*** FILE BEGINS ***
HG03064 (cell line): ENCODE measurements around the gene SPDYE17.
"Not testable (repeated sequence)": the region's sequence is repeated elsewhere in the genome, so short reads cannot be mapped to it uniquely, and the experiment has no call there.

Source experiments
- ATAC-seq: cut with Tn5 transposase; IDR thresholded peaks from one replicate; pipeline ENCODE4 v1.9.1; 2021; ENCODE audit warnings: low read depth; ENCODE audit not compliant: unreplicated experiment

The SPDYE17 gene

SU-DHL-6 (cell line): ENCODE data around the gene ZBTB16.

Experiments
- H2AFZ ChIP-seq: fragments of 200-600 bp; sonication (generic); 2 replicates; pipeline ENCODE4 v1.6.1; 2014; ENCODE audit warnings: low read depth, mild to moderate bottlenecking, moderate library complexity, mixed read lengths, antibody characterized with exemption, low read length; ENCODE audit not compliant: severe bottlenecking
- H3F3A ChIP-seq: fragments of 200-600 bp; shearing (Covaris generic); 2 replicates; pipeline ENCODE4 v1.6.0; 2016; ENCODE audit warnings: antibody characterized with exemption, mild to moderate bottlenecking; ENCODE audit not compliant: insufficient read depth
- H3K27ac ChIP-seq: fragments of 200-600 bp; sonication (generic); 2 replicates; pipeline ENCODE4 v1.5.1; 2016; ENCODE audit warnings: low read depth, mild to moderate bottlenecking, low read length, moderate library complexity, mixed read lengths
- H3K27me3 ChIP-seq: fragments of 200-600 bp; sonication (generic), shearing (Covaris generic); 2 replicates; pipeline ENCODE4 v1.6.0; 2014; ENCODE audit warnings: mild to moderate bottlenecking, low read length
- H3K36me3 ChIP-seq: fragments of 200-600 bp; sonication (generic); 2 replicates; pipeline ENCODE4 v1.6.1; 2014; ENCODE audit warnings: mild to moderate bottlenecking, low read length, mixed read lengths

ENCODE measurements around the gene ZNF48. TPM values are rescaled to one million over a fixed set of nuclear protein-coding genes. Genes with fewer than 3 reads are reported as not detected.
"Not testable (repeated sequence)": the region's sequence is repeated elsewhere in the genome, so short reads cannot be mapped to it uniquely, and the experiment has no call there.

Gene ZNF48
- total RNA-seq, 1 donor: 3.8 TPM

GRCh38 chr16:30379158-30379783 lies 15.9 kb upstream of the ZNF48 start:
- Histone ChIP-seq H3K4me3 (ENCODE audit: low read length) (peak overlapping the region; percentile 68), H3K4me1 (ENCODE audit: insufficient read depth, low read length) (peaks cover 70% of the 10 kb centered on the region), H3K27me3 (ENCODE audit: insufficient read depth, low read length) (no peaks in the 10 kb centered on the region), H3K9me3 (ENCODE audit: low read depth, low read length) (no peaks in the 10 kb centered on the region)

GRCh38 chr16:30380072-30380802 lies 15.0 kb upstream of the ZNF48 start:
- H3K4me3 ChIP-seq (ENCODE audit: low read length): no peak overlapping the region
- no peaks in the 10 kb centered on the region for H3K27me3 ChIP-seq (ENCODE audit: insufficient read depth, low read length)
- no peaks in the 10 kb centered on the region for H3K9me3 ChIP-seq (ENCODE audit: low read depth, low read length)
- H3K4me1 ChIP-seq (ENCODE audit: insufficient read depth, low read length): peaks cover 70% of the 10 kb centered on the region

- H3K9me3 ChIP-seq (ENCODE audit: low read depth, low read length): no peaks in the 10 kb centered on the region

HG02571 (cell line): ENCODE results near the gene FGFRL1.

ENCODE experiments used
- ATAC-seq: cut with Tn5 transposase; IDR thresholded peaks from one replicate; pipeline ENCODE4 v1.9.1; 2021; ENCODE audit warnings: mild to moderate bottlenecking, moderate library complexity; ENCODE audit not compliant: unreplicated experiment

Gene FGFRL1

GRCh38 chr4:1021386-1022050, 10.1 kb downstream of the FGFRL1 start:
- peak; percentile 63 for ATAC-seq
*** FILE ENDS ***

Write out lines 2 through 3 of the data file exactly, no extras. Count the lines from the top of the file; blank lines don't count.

"Not testable (repeated sequence)": the region's sequence is repeated elsewhere in the genome, so short reads cannot be mapped to it uniquely, and the experiment has no call there.

Source experiments